Against a backdrop of growing global energy demand and rising prices, the discussion around security of supply has gained importance for all countries, and it is no different in the United States.

With gas prices hitting more than $5 a gallon, energy is high on the agenda and there is an increasing drive for reliable, affordable and ever cleaner energy in the US. To achieve cleaner and reliable energy, a clear and sustainable Energy Policy is needed to guide investment and ultimately the future of energy for the country.

Joining with the global community, last November saw the country’s commitment to global climate action reaffirmed at COP26. Although some felt it didn’t go far enough, we at Xodus feel it has ensured that the US is on the right track.

As a global energy consultancy, we have a foot firmly in both camps: renewables and fossil fuels.   Xodus sees the United States as an exciting market to be engaged right now. We are at the beginning of a generational shift in how we produce, distribute and use energy.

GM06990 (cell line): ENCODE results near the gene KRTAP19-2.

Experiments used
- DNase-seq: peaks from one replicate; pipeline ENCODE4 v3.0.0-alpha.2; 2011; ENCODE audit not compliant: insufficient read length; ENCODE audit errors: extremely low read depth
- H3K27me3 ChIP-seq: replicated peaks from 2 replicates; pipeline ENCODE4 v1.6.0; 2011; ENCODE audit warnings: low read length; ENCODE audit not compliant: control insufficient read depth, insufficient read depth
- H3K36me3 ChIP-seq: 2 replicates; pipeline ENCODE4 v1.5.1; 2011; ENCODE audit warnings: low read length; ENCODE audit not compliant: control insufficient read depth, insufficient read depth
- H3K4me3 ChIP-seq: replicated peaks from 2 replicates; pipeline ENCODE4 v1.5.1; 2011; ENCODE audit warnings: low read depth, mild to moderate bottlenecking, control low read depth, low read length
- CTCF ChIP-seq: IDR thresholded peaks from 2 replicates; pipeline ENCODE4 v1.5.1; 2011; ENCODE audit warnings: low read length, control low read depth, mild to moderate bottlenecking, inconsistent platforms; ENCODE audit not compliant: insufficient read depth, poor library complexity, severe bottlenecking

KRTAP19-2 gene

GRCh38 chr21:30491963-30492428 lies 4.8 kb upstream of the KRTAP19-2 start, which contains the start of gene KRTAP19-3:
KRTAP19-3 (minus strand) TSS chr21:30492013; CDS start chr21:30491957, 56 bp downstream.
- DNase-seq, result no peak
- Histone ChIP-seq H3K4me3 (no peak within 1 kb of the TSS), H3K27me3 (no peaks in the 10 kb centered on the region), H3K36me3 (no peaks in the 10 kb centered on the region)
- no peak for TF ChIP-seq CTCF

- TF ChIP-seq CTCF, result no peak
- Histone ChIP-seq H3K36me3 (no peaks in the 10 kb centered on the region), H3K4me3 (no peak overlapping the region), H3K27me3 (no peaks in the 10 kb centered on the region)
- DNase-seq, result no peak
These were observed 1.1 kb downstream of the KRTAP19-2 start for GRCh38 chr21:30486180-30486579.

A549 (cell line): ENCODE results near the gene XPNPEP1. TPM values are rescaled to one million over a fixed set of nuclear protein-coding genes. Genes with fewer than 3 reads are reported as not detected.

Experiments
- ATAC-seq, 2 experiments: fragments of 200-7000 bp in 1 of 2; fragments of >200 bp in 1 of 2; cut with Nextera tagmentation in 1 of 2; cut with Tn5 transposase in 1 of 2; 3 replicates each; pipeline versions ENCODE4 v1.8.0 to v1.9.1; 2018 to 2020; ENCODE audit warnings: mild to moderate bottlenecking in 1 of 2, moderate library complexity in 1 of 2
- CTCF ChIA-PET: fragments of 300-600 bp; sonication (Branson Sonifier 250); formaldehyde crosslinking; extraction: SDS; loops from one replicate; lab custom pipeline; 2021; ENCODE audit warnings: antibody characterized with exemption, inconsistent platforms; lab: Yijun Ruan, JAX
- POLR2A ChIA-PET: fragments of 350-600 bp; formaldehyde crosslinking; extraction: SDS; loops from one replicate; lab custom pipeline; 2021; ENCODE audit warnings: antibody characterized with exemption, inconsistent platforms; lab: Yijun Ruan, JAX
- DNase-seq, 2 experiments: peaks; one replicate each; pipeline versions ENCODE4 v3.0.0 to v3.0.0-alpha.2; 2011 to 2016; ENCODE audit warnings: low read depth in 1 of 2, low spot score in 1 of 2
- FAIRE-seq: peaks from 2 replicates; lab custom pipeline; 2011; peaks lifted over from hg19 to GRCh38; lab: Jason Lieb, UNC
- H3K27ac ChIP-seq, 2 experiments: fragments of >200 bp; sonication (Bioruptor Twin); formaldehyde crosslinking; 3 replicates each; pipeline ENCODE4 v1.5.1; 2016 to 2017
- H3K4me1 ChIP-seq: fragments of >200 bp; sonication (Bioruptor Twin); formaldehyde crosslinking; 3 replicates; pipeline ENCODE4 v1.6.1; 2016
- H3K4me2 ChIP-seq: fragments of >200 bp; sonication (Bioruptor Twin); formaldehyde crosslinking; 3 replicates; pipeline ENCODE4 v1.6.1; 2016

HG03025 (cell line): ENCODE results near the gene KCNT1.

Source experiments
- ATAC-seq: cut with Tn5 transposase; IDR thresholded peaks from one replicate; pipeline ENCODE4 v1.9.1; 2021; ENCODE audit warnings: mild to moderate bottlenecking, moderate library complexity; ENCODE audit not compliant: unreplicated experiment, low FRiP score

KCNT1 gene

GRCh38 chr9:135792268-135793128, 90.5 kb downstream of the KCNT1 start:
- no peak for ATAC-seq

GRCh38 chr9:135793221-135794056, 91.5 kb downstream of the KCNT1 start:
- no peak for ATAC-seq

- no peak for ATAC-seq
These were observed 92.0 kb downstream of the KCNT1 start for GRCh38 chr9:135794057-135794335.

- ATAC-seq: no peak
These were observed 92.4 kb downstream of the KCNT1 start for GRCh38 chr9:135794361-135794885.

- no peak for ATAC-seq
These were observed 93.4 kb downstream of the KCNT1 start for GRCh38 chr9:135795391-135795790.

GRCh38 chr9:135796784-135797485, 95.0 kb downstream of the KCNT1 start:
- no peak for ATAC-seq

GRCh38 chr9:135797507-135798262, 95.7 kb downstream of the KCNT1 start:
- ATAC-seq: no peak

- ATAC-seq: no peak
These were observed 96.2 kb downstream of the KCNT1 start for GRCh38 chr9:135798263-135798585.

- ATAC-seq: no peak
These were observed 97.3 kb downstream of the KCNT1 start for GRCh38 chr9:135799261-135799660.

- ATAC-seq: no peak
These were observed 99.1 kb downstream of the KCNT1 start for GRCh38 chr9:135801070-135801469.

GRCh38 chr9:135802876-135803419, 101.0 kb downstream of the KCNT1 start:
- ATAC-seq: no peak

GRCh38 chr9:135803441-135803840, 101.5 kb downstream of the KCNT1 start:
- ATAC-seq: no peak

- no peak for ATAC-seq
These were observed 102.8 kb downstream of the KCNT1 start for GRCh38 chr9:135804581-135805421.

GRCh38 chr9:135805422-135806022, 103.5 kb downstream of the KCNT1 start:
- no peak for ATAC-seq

Throughout the country, we have varied energy resources. We must maximize these resources and work together to understand and deliver a balanced and diversified energy future. It is vital to bring people to the table, who may have resisted a change, and engage in the conversation. The US is committed to managing its energy needs with the climate crises alongside the rest of the global community and is fully invested in getting it right.

Drive to be cleaner

We firmly believe that oil, and in particular natural gas, will play a role in moving the world to net zero.  To ensure the industry is relevant in the future, a transition needs to happen.  The traditional energy sector needs to decarbonize and produce net zero products. It must demonstrate a move to producing cleaner products and do this in a more transparent manner.  A baseline of current emissions needs to be accessible and benchmarks for improvements need to be laid out, which includes reducing flaring, venting and leaks to name a few.